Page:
Dangers of Indoor Tanning

Dangers of Indoor Tanning

According to the American Academy of Dermatology and the U.S. Department of Health and Human Services, ultraviolet (UV) radiation from tanning beds, tanning booths and sun lamps are known carcinogens (cancer-causing substances). Exposure to UV radiation during indoor tanning has been proven to increase the risk of all skin cancers, including melanomas, squamous cell carcinomas and basal cell carcinomas. In fact, the risk of melanoma increases by 75 percent when indoor tanning devices are used before the age of 30. The UV radiation during indoor tanning also leads to skin aging, hyper - and hypopigmentation, immune suppression and eye damage, such as cataracts.

Therefore, the use of tanning beds, tanning booths and sun lamps is not recommended by dermatologists.

The World Health Organization has declared indoor tanning devices to be cancer-causing agents that are in the same category as tobacco. Studies have found a 59% increase in the risk of melanoma in those who have been exposed to UV radiation from indoor tanning.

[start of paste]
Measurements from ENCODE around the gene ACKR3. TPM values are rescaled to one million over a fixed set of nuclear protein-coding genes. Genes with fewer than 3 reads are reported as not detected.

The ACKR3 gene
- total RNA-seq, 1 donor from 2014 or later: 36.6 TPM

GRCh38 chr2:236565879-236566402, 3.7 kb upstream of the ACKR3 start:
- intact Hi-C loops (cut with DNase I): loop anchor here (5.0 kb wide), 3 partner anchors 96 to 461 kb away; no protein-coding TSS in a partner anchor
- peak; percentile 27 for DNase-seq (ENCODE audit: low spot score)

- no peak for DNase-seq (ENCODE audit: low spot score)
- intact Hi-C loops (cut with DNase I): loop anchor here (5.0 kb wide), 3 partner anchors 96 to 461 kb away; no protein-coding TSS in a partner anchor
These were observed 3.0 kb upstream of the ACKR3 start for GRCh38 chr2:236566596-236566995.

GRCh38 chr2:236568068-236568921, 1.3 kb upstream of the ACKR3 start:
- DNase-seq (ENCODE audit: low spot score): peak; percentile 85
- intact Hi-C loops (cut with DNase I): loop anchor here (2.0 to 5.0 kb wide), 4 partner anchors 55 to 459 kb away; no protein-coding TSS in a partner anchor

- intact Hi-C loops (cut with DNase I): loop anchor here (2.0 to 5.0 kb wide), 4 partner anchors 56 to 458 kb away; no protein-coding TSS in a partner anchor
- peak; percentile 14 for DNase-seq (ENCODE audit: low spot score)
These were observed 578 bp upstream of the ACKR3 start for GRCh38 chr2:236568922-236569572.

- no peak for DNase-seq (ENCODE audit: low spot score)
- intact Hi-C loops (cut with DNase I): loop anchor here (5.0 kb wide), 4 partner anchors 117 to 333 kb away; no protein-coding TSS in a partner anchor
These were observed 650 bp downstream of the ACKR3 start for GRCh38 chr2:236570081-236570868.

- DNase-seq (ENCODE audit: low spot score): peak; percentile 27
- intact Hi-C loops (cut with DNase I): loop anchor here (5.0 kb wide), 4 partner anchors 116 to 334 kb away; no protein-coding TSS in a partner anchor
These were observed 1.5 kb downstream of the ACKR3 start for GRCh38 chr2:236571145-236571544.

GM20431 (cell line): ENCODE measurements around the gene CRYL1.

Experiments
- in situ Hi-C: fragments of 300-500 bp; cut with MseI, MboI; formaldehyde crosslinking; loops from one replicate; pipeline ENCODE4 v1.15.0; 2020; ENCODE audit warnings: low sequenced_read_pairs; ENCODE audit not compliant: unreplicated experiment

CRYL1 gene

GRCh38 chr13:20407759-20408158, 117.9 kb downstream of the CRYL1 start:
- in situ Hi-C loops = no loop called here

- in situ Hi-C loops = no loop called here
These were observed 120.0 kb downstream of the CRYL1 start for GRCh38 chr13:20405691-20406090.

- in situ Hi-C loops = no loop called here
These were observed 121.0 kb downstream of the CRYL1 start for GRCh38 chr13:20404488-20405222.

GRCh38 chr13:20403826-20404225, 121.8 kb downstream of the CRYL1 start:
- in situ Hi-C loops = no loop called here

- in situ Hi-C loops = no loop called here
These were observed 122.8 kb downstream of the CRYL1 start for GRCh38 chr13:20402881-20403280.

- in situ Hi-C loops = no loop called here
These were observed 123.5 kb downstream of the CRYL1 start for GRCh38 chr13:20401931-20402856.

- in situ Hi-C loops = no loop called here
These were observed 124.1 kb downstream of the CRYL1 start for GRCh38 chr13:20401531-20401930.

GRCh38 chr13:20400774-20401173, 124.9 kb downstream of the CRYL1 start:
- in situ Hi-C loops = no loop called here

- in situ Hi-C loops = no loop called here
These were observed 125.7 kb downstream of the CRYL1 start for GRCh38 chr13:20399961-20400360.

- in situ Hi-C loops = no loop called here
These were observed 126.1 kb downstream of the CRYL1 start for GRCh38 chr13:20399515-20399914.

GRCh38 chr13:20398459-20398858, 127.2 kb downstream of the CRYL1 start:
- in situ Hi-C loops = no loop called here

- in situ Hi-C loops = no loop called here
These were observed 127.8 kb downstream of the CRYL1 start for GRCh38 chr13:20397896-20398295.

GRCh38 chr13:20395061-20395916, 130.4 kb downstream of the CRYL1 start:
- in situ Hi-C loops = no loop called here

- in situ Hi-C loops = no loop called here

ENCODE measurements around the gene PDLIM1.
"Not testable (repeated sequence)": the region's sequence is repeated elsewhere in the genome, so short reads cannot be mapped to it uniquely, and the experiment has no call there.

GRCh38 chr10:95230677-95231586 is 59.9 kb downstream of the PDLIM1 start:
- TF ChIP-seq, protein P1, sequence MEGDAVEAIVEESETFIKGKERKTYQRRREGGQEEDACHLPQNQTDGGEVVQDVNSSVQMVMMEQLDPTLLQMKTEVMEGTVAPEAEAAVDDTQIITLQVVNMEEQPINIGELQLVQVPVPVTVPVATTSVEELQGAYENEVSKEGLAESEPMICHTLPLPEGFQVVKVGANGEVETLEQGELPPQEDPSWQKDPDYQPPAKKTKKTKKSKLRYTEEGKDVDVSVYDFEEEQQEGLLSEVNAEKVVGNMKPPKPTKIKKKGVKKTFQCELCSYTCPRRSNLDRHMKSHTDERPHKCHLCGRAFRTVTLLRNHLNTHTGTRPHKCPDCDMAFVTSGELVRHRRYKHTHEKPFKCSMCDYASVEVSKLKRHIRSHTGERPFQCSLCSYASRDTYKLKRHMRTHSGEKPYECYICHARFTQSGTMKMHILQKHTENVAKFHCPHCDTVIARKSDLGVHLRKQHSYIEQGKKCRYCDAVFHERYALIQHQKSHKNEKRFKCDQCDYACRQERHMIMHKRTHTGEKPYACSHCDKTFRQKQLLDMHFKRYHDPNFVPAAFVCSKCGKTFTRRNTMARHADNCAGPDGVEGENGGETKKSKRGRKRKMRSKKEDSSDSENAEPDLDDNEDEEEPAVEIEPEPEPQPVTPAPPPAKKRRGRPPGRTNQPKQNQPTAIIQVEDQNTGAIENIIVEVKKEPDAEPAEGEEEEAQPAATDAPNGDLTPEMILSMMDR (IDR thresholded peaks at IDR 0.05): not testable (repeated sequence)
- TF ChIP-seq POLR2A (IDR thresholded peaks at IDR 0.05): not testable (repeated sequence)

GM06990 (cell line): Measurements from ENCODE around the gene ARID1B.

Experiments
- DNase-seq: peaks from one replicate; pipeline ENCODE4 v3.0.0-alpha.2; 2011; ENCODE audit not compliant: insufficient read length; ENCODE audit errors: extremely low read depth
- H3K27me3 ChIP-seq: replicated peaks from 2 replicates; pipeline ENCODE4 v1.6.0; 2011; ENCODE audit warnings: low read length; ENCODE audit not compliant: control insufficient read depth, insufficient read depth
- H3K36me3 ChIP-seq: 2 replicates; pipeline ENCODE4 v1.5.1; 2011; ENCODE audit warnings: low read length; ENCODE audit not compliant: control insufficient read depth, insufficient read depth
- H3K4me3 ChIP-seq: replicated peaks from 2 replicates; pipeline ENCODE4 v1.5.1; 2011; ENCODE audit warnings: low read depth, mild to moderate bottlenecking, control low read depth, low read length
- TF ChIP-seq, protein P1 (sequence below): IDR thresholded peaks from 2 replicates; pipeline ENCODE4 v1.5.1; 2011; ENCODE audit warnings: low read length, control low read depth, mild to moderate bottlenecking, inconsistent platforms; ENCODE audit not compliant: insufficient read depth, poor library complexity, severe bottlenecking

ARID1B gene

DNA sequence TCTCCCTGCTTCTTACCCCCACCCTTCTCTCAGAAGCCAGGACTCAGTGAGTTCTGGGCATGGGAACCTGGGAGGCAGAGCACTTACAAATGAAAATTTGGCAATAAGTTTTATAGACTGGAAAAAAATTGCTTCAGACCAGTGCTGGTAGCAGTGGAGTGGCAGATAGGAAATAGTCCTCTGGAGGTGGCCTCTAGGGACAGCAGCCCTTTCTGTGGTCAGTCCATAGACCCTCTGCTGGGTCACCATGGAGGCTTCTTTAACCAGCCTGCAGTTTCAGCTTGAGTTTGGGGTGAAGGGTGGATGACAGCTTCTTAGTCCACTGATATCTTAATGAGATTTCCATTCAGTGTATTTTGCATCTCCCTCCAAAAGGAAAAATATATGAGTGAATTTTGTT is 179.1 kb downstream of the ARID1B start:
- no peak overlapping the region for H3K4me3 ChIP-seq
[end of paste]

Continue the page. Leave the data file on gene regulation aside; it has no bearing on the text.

To date, more than 35 states restrict access to indoor tanning equipment either through banning their use by minors or requiring parental consent. The American Academy of Dermatology Association (AADA) opposes indoor tanning and supports a ban on the production and sale of indoor tanning equipment for non-medical purposes. If you want to look tan, consider using a self-tanning product, but continue to use sunscreen with it.

 

The map above shows states with indoor tanning youth access laws. Click on the map for an expanded, up-to-date overview.

The AADA also supports the WHO recommendation that minors should not use indoor tanning equipment. Unless and until the FDA bans the sale and use of indoor tanning equipment for non-medical purposes, the AADA supports restrictions for indoor tanning facilities, including: No person or facility should advertise the use of any UVA or UVB tanning device using wording such as “safe,” “safe tanning,” “no harmful rays,” “no adverse effect,” or similar wording or concepts.

The American Academy of Dermatology Association works on a number of advocacy efforts that impact the prevention and detection of skin cancer. Learn more about these efforts

 

American Academy of Dermatology